It just so happened that the subject dealt with an area that could easily (in fact I do which may be why I was so irritated at the host) been interpreted symbolically when traditionally conservative thought has viewed it as literal.  But what I heard was that if I did not agree with his particular reading then I might as well throw my Bible away because I didn’t really believe what it said anyway.  That might just lead to his questioning my salvation experience, or my desire to follow to the best of my ability the calling I have received.  I beg your pardon!

This was just an example of the intolerance and narrow mindedness that has driven many of our younger generations away. Paul pleaded  in his first letter to the Corinthians (1:10) saying “I appeal to you, brothers and sisters, in the name of our Lord Jesus Christ, that all you agree with one another in what you say and there be do divisions among you, but that you be perfectly united in mind and thought.” 

Did the great preacher/missionary of the early church desire for all of us to be robots, each looking and speaking and believing the exact same way?  I don’t think so.  There is no question that he and Peter (another great preacher/missionary) and he and Mark (possibly the first writer to the story of Jesus to pen) had differences and some of them major.  But what they all had in common was the Lordship of Jesus Christ was paramount to everything else.  They the could agree on and when they talked about that there was no division.

Until we in the church, those who represent the Christian faith begin to understand that the Lord expressed compassion and not doctrinal correctness or interpretive singularity we will continue to push folks away.  And once again Jesus will weep!

Oh, and BTW I will give anyone a literal interpretation of Genesis 1 and 2 if they will give me a literal interpretation of the Song of Solomon.

Monday, July 7, 2014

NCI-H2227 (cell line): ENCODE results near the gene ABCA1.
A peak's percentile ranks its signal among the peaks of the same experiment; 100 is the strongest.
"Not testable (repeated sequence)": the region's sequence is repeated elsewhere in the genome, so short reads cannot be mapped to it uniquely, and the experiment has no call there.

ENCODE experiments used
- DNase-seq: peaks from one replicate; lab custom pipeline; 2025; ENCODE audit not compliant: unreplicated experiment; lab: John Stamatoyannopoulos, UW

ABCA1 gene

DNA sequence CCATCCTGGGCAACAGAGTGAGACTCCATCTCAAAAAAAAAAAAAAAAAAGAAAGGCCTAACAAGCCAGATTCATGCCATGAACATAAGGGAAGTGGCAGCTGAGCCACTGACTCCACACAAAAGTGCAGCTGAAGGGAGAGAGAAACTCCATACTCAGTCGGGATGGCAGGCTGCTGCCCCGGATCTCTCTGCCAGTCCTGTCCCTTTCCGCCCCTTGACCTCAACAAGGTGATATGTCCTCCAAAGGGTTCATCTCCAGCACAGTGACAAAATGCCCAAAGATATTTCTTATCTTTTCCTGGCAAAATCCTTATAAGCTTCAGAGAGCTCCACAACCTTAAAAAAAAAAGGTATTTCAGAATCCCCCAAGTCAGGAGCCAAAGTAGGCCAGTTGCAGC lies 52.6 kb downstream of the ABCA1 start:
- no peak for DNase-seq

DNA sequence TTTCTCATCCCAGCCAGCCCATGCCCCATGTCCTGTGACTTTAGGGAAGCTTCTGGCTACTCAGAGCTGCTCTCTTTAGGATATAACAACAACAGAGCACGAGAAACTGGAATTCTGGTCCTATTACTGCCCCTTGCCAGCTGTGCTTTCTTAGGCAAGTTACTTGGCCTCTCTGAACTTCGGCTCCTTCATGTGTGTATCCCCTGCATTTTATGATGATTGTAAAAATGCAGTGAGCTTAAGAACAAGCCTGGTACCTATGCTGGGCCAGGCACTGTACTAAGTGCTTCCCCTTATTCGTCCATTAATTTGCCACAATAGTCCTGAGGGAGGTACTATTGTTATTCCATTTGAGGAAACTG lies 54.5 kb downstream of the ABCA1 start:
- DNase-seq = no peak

When Technology Fails

Technology is great, when it works!  It has been a rough week and weekend for the Proctor family and technology. It started Friday when my new AC Adapter for my laptop came in the mail.  I plugged it in and let the battery charge for a few minutes.  When I tried to get my email (google) I was not able to access the site because the certificates were not recognized.  I tried other sites and all https sites gave me the same message.  After reading multiple forums with other people having the same issue and multiple attempts to clean it up I decided the computer was seven years old and ready to be retired – before I messed up and lost all my documents.

Saturday while on a ride Debbie “took on” a large Golden Retriever and the dog won.  Debbie sprang her wrist pretty bad and possibly then cracked the screen on her iPhone.  I took it into Ann Arbor to get it fixed this morning.  I don’t know Ann Arbor yet so I used one of the navigation apps on my phone to find the place.  Of course it is right in the middle of the city.  While there I discussed with the tech some issues I was having with my phone which evidently can be remedied by replacing the “Home” button.

I left both phones to be repaired, jumped in the pickup and reached for my phone and the navigational prowess it gives me.  Oh no!, I will not have the phone until 4:00 this afternoon.  I did my best to backtrack myself out of there but if you have ever been in major cities they are full of one way streets that dead end.

Evidently I made it back to the office as I am typing this.  However, I was expecting several important text today concerning our efforts to buy a house. Already somewhat discouraged about the snails pace of that activity I am unable to move forward as I am sure those text are on a phone in the middle of city that houses the University of Michigan.  Of course I have emailed the proper parties and told them of my oversight but the reason they text is because they don’t like to check their emails!